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The U.S. Capitol Building as seen Nov., 19, 2011. VOA

From Russia to Venezuela, U.S. lawmakers highlighted weighty global concerns and American foreign-policy challenges on the eve of President Donald Trump’s State of the Union address to Congress.

A top Democrat on Monday savaged Trump’s handing of matters on the world stage.

“Tomorrow, the president will say, predictably, that the state of our union is strong,” Senate Minority Leader Chuck Schumer of New York said. “But the truth is … the state of the president’s foreign policy is incoherent, inconsistent, cynical in the extreme, and has undermined American power and our national interest.”

Schumer added, “Russia, China, North Korea — three of the worst and least democratic countries on Earth, the countries that pose the greatest threat to America — they are treated with kid gloves, while our allies, like those in NATO, get harsh words from this president. It’s inside-out, it’s topsy-turvy.”

Not so, according to Nebraska Republican Sen. Deb Fischer, who pointed to the Trump administration’s decision to withdraw the United States from the 1980s-era Intermediate-Range Nuclear Forces Treaty with the former Soviet Union, calling it a “tough but correct” decision.

“The administration is right to leave the agreement, and responsibility for the failure of the INF Treaty lies squarely with Russia,” Fischer said. “The United States must now take additional steps to ensure that Russia derives no military advantage from its blatant violation of this accord. We must impose costs on Russia. Again, they are building banned weapons systems. We are not.”

Trump’s decision, which he is likely to highlight in the foreign policy portion of Tuesday’s address, has sparked grave concerns from Democrats.

“I have no doubt that Russia is in violation of the INF Treaty,” Democratic Sen. Chris Coons of Delaware said in a statement. “I am concerned, though, that the Trump administration’s decision to withdraw from the treaty without a clear plan for bringing Russia back into compliance will lead to a new arms race and endanger the people of the United States and Europe.”

Troops in Syria

Trump is preparing his speech weeks after announcing a planned U.S. troop withdrawal from Syria, hailing progress in the fight against Islamic State.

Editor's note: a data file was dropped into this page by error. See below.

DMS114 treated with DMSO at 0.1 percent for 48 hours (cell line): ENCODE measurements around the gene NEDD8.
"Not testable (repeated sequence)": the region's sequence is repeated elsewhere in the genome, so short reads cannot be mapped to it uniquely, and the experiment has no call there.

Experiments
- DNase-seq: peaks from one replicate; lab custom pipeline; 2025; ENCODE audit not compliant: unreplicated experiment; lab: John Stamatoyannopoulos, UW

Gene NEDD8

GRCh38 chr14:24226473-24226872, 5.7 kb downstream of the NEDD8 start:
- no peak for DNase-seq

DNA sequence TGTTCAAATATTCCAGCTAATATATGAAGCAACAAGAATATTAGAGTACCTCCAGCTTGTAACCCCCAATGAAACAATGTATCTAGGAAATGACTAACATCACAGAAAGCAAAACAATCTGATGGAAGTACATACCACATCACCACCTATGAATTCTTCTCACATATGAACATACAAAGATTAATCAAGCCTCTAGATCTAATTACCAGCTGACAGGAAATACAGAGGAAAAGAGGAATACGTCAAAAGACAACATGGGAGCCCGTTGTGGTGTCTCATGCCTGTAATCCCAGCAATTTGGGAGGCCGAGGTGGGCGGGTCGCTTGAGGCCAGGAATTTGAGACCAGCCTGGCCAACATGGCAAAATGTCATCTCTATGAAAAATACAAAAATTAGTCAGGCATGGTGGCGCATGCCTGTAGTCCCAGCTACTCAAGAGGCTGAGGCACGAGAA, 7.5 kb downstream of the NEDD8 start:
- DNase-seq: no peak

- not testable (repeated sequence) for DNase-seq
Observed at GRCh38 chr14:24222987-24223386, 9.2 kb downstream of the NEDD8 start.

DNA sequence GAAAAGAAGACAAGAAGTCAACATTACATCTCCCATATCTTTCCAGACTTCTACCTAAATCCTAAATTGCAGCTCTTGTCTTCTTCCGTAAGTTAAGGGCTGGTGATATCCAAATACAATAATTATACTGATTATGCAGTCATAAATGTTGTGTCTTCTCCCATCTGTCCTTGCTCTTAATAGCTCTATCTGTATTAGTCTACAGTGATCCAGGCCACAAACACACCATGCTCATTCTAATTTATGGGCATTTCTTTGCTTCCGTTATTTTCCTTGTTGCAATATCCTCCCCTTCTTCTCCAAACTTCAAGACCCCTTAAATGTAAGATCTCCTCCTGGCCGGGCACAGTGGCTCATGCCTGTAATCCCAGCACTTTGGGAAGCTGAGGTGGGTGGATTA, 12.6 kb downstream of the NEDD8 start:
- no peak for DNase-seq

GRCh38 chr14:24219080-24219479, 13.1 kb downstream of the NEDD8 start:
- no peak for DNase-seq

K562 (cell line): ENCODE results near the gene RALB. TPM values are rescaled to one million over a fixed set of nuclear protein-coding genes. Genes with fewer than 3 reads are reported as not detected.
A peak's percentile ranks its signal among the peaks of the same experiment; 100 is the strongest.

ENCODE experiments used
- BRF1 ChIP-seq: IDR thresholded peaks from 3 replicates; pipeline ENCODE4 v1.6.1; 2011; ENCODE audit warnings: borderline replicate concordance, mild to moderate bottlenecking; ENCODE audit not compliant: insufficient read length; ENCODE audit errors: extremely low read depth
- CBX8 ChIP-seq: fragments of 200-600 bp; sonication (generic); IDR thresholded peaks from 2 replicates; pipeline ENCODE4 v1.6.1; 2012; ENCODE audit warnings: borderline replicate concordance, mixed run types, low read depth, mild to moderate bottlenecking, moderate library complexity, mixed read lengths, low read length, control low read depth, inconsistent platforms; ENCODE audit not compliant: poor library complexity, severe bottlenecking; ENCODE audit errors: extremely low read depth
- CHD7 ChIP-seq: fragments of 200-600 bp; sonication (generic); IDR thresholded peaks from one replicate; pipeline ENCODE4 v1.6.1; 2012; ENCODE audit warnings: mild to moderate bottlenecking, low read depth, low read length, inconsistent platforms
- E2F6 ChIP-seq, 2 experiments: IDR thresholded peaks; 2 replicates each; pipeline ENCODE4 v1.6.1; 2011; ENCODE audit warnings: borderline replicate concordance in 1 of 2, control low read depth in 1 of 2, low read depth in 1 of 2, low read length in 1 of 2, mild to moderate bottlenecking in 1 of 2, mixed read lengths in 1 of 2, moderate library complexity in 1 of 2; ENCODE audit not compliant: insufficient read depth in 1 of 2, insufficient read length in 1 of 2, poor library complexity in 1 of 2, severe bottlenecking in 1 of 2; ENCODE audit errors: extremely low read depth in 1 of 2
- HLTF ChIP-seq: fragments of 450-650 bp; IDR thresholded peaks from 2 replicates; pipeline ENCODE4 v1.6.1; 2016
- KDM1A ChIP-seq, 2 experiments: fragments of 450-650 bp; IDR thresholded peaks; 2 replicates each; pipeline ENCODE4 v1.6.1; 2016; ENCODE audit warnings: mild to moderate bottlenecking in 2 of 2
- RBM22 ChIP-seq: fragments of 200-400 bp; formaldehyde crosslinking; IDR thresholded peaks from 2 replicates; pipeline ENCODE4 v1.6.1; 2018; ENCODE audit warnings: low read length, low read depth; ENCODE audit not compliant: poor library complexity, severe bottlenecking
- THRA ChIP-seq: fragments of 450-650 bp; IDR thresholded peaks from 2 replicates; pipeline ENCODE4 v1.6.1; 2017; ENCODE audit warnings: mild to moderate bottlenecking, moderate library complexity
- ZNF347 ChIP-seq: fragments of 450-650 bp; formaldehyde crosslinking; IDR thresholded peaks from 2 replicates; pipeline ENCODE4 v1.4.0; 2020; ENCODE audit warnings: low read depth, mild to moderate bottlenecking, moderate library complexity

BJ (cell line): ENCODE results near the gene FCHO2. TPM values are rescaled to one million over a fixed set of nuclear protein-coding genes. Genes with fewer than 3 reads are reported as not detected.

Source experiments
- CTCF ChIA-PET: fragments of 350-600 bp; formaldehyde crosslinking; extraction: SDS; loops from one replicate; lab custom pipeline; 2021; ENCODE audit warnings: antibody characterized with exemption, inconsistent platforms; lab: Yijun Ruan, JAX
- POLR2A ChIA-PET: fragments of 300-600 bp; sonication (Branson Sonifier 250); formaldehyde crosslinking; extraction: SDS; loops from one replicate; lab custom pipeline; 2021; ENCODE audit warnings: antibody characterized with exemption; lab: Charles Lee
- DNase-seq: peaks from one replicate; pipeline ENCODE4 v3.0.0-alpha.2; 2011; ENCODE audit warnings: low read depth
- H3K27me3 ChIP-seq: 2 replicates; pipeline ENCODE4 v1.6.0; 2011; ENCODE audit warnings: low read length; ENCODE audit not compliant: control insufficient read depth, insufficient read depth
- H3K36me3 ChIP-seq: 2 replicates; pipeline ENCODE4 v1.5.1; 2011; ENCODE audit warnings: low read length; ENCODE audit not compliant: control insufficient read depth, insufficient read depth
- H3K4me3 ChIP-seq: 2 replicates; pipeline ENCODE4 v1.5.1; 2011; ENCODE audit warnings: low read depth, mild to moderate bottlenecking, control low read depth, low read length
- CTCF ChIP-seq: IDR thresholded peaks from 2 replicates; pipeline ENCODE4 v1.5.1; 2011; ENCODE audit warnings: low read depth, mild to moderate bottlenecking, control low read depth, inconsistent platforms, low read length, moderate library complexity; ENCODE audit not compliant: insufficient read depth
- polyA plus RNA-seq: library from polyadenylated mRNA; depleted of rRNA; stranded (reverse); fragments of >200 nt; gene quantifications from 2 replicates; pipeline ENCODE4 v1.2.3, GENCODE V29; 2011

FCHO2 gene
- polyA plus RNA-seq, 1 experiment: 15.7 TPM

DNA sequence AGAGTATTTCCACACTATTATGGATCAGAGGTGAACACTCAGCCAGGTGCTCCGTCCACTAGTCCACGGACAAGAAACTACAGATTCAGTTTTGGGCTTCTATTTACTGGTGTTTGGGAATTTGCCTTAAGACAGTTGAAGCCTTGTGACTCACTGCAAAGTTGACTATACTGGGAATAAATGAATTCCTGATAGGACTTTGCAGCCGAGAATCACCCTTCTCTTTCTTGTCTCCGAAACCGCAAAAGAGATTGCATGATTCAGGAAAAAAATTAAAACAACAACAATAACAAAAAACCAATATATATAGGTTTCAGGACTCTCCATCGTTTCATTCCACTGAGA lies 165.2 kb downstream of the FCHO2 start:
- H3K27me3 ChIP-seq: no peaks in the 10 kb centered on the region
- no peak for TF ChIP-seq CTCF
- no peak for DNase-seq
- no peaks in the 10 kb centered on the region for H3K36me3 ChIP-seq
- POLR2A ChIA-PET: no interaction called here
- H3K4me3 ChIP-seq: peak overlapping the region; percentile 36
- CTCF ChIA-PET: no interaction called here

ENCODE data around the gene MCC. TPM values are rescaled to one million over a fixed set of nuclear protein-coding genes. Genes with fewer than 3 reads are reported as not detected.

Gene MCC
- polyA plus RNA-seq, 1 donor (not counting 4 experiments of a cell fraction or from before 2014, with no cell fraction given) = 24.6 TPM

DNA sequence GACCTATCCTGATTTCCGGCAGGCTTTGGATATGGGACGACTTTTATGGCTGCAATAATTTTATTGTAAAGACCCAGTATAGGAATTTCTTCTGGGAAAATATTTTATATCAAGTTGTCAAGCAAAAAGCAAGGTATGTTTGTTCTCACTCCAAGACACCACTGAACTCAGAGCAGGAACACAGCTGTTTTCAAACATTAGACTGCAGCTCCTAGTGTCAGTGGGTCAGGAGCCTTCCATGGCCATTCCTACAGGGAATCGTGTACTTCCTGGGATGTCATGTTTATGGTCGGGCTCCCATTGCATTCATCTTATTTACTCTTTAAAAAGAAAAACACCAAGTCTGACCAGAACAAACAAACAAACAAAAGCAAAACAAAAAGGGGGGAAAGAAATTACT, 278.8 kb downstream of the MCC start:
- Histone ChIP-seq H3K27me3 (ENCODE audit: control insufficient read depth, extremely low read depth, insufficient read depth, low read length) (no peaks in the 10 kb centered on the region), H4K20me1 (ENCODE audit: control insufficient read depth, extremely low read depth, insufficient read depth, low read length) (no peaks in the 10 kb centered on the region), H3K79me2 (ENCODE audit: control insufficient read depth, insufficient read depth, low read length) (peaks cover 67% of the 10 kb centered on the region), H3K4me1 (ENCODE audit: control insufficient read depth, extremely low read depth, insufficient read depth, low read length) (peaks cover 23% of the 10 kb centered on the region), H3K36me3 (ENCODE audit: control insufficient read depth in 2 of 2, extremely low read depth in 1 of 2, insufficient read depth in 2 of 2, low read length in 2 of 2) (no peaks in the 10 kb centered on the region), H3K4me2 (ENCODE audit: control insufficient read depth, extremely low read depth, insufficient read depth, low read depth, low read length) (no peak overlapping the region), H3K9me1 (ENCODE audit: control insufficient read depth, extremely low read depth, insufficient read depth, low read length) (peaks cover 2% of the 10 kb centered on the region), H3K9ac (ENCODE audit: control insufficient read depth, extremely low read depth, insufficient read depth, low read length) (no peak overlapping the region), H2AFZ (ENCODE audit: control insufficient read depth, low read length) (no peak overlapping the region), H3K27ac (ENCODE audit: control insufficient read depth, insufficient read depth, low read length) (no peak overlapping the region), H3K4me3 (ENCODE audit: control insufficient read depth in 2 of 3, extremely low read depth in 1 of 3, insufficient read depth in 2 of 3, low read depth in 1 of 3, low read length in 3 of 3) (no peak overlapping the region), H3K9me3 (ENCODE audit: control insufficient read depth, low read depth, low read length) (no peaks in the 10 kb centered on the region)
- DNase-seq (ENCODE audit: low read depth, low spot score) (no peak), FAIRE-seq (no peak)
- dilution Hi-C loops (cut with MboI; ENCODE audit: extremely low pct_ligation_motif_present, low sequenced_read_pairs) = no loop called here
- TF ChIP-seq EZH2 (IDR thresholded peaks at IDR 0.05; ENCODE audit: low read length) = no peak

On Monday, the Senate continued to debate a Middle East policy bill, including a Republican amendment expressing concern over precipitous military withdrawals from Syria and Afghanistan.

“We simply cannot afford to leave a vacuum in places where terrorists … can lodge, grow, train, and then export their terrorist attacks,” Texas Republican Sen. John Cornyn said, urging the administration “not to take our foot off the gas pedal” in the fight against violent extremists.

But another Republican, Sen. Rand Paul of Kentucky, applauded Trump’s announcement.

“We stand with you @realDonaldTrump! Time to declare victory, end these wars and focus on rebuilding our own homeland. Don’t listen to the naysayers in the swamp, you are making the right decision!” Paul tweeted.

Democrat Chris Murphy also opposes the amendment, but for very different reasons. On Twitter, the Connecticut senator urged his colleagues to “read every word of the amendment,” adding that he fears open-ended troop commitments in the Islamic world will lay the groundwork “for an unauthorized war with Iran.”

Venezuela crisis

Turmoil in Venezuela is also on lawmakers’ minds, with members of both parties broadly standing behind the Trump administration’s embrace of opposition leader Juan Guaido.

Florida Republican Sen. Marco Rubio wants the administration to go further.

“(Thirteen) European nations now recognize Interim President @jguaido as legitimate leader of #Venezuela. Next logical steps: – seize #MaduroRegime assets in their respective countries & place at the disposal of the legitimate govt; and – contribute to intl humanitarian relief efforts,” Rubio tweeted.

Many Democrats are satisfied with Trump’s steps regarding Venezuela, but add a note of caution.

“The United States must use all of its economic and political tools to continue supporting the restoration of democracy in Venezuela,” New Jersey Sen. Bob Menendez, the top Democrat on the Foreign Relations Committee, wrote in an opinion piece for the Miami Herald newspaper. “However, it would be a huge mistake for the Trump administration to miscalculate in any way, leading to a military intervention involving U.S. troops.”

Menendez added, “Such a move, while Trumpesque in its fire and fury, would be a death blow to the very credibility of Venezuela’s burgeoning democratic movement. The freedom of the Venezuelan people can only come from their own hands.” (VOA)


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